I would call this highly pleasant (I just finished my glass and I immediately want more) without being highly memorable (I just finished my glass and if I hadn’t written tasting notes I wouldn’t be able to tell you what this tasted like).  It’s an interesting greenish lemon-straw colour, not overly deep, and initially smelled predominantly of spice — and not just cinnamon and baking spice, but cayenne and other savoury spices — before calming down and opening up to more approachable salted caramel, vanilla bean and candy corn peeking through the grainy, mealy, grassy surface.  This same contrast of restraint and generosity continued on the palate, which starts out green celery and spearmint before blooming to melon, orange peel and honey and finishing soft and sweet.  At $88, I could see this being somebody’s house scotch.  Not sure I’ll remember much about it come Day 7 or 8 though.  Onward!

Wine Review: 2003 Domaine Weinbach Cuvee Laurence Gewurztraminer Furstentum Grand Cru (375 mL)

1 05 2011

Grand Cru, baby. That's how we roll.

I don’t usually buy wines and then drink them immediately, but I couldn’t bring myself to wait on this one.  I was in Aspen Wine & Spirits yesterday to see what was on special when I noticed these half-bottles of back-vintage Alsatian Grand Cru Gewurztraminer selling for $28.  Like many other older wines available at AW&S, these used to be inventory of another wine store that went under a little while ago; as these library wines near their peak drinking window and the urgency to sell them increases, their prices drop accordingly.  I was told that the $28 selling price for the Weinbach was close to the store’s cost and that these half-bottles usually run around the $50 mark at normal retail prices.  I bought one about 0.02 seconds later. Read the rest of this entry »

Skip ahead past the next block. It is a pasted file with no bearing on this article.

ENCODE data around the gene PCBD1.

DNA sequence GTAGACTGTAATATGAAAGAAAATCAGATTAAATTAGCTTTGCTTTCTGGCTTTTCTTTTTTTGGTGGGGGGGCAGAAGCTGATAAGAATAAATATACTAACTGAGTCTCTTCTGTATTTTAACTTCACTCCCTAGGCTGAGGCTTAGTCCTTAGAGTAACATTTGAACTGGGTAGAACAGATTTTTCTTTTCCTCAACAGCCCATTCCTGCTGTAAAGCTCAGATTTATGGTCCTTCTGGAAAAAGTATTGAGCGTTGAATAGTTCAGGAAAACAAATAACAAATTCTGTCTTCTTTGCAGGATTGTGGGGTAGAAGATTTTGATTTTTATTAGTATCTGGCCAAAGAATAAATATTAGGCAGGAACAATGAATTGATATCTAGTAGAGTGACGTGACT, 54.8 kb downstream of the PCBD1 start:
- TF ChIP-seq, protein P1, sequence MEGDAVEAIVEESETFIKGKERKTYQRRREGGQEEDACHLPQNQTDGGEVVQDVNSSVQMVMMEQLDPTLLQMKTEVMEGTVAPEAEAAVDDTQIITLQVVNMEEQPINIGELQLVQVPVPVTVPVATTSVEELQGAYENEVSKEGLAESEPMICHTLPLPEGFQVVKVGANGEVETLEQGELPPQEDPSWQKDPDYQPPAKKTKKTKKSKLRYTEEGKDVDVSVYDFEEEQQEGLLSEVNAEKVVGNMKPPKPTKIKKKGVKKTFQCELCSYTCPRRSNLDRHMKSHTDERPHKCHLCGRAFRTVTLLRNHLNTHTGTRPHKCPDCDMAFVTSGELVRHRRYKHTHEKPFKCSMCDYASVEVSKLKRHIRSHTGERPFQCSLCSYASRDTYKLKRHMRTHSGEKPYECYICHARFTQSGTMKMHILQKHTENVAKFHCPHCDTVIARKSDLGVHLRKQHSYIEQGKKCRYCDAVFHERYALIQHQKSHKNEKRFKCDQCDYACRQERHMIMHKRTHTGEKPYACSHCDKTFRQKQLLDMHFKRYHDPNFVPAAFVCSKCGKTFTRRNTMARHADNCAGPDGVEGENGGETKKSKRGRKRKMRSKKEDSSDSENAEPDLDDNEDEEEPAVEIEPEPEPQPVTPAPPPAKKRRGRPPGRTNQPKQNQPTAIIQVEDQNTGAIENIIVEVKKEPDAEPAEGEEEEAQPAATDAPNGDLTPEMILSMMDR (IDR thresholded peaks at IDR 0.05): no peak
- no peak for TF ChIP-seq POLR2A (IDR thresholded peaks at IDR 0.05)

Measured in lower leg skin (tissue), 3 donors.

Wine Review: 2003 Villa La Selva Selvamaggio IGT

19 04 2011

Is that old woman or couch on the label?

In order to show Italy that I wasn’t mad at it for my corked Dolcetto last night, I stuck with the red, white and green again tonight, though I moved south to Tuscany, in the centre-west of the country (the upper shin of the boot).  The 2003 Selvamaggio, which I got from the good folks at Highlander Wine & Spirits (thanks Tim & Elliot!), is a Super Tuscan wine, a designation which I described in some detail in this post.   It is 100% Cabernet Sauvignon, which is a non-Italian varietal and thus automatically disqualifies the wine from obtaining the highest official status in the region, though that is by no means an indictment on the Selvamaggio’s underlying quality.  Since the word “Selva” appears in both the producer’s name and the wine’s name, I feel compelled to tell you that “Selva” means “woods” in Italian and refers to the forest growing around the vineyard area.  Now you know.

I shouldn’t ignore the obvious:  this might be the ugliest wine label of all time.  It either looks like an old woman’s sun dress or part of somebody’s sofa (my wife called it “snowbird wine”); either way, some marketing lessons are urgently required in Tuscany. Read the rest of this entry »